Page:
Building the Astrodomain
Astrohall and the rodeo
In 1966, the Houston Livestock and Rodeo show moved from the downtown Sam Houston Coliseum to the Astrodome complex. The very first rodeo show in the Dome drew a record 25,000 people.
The Show added its own buildings to the complex over the years. The Livestock Exposition Building, better known as the Astrohall, housed the livestock on a twelve-acre lot, later significantly enlarged. It also opened in 1966.
The Show also built the Astroarena in 1974 to house smaller events, and added to it in 1983, with funding help from the HSA and the people of Harris County. The Rodeo’s final addition was a warehouse built in 1995 that was later donated to the county.
On September 16, 1967, Hofheinz announced his plans to build a Disneyland-like entertainment complex to open in the following summer. He owned or was able to acquire hundred of acres adjacent to the Dome: the new "AstroWorld" would be built on some of them. Plans featured outdoor air-conditioning (in shaded areas); trams, restaurants, and of, course, rides. In his usual hyperbolic style he promised it would become "the world's greatest tourist attraction" (Guenther, 58).
AstroWorld's opening day saw 23,000 visitors. It was just the beginning. Over the next decade, AstroWorld added features like Fun Island and, 1972, a re-creation of a 1900-era fair ground, complete with real Nickelodeon movie theater (Guenther, p. 60).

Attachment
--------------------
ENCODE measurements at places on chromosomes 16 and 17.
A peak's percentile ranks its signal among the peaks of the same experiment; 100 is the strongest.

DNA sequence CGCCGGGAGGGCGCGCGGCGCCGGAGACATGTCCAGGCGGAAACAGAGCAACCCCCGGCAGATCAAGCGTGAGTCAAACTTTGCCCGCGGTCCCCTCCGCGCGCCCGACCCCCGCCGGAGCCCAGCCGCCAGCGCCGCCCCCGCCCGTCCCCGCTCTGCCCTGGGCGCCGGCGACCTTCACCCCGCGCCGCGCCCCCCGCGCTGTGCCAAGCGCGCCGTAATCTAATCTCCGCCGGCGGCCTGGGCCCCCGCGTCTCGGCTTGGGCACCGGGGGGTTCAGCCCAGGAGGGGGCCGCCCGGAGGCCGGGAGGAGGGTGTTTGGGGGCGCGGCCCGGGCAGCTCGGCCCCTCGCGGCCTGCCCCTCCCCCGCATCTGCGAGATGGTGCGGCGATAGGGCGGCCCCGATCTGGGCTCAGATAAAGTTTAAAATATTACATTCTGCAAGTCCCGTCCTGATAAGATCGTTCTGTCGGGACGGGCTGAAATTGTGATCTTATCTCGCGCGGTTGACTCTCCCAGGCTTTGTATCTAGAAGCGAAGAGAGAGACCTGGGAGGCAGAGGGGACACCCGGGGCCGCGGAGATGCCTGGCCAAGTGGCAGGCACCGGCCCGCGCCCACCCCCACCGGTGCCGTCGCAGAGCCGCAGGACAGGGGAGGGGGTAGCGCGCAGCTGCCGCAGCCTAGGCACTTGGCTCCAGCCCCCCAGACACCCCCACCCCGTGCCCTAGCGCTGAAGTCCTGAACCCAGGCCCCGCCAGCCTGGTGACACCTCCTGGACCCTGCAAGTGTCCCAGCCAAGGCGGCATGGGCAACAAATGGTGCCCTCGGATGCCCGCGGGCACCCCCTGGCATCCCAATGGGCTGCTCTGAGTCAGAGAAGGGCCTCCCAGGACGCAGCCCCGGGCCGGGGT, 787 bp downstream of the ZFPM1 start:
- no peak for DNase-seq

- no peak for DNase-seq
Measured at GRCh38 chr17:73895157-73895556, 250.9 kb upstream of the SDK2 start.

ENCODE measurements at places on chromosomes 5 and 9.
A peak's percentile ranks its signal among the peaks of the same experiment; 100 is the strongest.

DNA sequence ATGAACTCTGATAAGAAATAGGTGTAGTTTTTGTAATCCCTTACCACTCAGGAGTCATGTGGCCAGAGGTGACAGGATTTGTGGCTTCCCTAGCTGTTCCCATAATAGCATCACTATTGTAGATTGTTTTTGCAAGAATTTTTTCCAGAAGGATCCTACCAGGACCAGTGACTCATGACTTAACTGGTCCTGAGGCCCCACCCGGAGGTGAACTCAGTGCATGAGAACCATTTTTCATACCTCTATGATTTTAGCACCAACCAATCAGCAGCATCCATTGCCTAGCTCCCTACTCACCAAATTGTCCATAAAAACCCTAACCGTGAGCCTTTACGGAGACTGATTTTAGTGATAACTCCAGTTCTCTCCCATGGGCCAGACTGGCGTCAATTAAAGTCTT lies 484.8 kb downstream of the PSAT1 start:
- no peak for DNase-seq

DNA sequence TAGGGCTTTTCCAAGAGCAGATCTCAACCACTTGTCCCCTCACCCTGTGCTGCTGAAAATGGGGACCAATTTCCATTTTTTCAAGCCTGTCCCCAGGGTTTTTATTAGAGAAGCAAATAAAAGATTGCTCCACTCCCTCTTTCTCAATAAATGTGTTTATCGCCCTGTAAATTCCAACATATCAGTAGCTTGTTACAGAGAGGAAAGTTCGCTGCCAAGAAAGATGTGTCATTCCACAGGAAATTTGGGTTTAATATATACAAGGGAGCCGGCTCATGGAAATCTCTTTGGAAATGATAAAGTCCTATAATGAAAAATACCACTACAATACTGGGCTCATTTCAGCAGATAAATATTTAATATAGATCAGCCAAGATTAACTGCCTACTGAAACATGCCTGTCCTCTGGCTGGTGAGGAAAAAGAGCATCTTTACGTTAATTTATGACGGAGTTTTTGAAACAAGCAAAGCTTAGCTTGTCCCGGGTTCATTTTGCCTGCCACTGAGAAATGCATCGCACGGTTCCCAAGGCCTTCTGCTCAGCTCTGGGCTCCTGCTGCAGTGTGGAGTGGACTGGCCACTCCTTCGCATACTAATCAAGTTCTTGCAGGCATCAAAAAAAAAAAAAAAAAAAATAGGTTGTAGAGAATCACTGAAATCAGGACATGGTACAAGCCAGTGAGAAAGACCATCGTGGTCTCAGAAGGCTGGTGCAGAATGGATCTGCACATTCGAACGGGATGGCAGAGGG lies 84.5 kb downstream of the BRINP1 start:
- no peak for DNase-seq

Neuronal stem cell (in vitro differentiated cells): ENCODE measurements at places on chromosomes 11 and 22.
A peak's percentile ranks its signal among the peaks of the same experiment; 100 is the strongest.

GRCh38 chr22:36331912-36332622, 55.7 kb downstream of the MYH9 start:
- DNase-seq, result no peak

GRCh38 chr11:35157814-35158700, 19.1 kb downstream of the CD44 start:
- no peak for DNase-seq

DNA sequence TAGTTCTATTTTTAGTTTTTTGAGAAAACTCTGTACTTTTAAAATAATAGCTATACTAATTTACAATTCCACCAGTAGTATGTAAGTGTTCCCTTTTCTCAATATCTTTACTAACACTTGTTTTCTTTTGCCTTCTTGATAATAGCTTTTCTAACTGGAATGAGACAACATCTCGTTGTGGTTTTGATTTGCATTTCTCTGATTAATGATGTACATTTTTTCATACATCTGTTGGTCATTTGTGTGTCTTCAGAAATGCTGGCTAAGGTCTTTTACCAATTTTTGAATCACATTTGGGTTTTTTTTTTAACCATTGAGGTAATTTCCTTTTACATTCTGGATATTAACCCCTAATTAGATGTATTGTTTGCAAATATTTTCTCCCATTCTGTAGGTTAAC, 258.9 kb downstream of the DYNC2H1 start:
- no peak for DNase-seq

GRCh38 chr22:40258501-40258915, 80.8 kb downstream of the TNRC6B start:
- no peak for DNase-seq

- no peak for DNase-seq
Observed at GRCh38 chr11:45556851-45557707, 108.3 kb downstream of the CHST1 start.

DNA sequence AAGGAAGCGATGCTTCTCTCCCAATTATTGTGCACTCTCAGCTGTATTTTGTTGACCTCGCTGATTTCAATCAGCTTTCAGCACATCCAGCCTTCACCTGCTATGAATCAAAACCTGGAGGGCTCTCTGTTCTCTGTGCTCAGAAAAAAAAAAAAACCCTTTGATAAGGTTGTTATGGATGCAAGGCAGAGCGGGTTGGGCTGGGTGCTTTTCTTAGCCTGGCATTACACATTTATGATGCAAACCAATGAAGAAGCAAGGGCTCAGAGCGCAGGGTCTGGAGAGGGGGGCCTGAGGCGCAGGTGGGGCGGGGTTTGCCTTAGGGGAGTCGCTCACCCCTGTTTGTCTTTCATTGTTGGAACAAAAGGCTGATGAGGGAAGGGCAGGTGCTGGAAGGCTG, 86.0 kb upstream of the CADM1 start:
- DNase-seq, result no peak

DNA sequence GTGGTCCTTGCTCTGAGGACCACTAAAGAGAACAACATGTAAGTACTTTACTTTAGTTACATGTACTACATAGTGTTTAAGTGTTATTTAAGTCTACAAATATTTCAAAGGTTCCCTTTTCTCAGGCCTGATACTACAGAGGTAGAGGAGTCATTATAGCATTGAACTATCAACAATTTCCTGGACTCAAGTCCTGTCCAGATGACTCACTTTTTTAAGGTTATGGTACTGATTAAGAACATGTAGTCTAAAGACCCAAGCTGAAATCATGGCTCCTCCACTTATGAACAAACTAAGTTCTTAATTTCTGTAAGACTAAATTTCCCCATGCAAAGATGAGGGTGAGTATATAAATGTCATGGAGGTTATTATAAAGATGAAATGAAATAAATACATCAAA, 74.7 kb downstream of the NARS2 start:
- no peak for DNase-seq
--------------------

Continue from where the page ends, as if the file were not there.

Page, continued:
In 1975, AstroWorld was leased to Six Flags. Over the next few decades it became known for rollercoasters like the Texas Cyclone and the innovative water ride Thunder River. AstroWorld finally closed in October 2005 after 37 years in operation.
Financing the Astrodomain
Hofheinz had no trouble borrowing money throughout the late sixties, as lenders were confident that the wildly popular Astrodome and related enterprises could not fail. Hofheinz continued to extend himself. Shortly after AstroWorld, he also announced the construction of four major hotels across from the Dome. In 1971, he even opened Astro Bank, a full-service bank complete with drive-through (Ray, 488).
Before his split with Bob Smith, Hofheinz had the backing of a very wealthy partner. After the two men parted company in 1965, Hofheinz had to borrow money from banks. These loans would eventually be called in.